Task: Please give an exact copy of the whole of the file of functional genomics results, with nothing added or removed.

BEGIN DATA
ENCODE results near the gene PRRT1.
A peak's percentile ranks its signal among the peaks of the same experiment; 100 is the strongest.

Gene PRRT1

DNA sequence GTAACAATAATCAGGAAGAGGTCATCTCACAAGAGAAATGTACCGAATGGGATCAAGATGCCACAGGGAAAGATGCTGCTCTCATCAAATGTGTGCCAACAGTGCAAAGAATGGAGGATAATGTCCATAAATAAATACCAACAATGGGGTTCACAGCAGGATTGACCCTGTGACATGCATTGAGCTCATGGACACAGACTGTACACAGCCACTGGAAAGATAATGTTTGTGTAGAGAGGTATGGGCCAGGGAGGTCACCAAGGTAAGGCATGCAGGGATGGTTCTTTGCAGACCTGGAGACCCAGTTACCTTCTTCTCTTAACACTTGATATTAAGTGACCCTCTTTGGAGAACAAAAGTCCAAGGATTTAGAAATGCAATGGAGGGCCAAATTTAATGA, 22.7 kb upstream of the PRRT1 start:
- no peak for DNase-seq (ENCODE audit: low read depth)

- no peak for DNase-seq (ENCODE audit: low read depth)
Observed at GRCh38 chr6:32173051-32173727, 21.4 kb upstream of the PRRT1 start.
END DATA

ENCODE results near the gene PRRT1.
A peak's percentile ranks its signal among the peaks of the same experiment; 100 is the strongest.

Gene PRRT1

DNA sequence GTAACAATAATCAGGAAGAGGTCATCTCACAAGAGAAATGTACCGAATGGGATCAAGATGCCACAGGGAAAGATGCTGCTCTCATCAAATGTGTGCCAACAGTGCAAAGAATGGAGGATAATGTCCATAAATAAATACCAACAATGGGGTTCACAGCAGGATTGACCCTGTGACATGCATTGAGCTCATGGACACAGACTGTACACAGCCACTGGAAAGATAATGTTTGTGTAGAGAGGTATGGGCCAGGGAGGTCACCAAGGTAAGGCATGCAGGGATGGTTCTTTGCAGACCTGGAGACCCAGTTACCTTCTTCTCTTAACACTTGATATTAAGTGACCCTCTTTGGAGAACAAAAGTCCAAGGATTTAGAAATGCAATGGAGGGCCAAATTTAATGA, 22.7 kb upstream of the PRRT1 start:
- no peak for DNase-seq (ENCODE audit: low read depth)

- no peak for DNase-seq (ENCODE audit: low read depth)
Observed at GRCh38 chr6:32173051-32173727, 21.4 kb upstream of the PRRT1 start.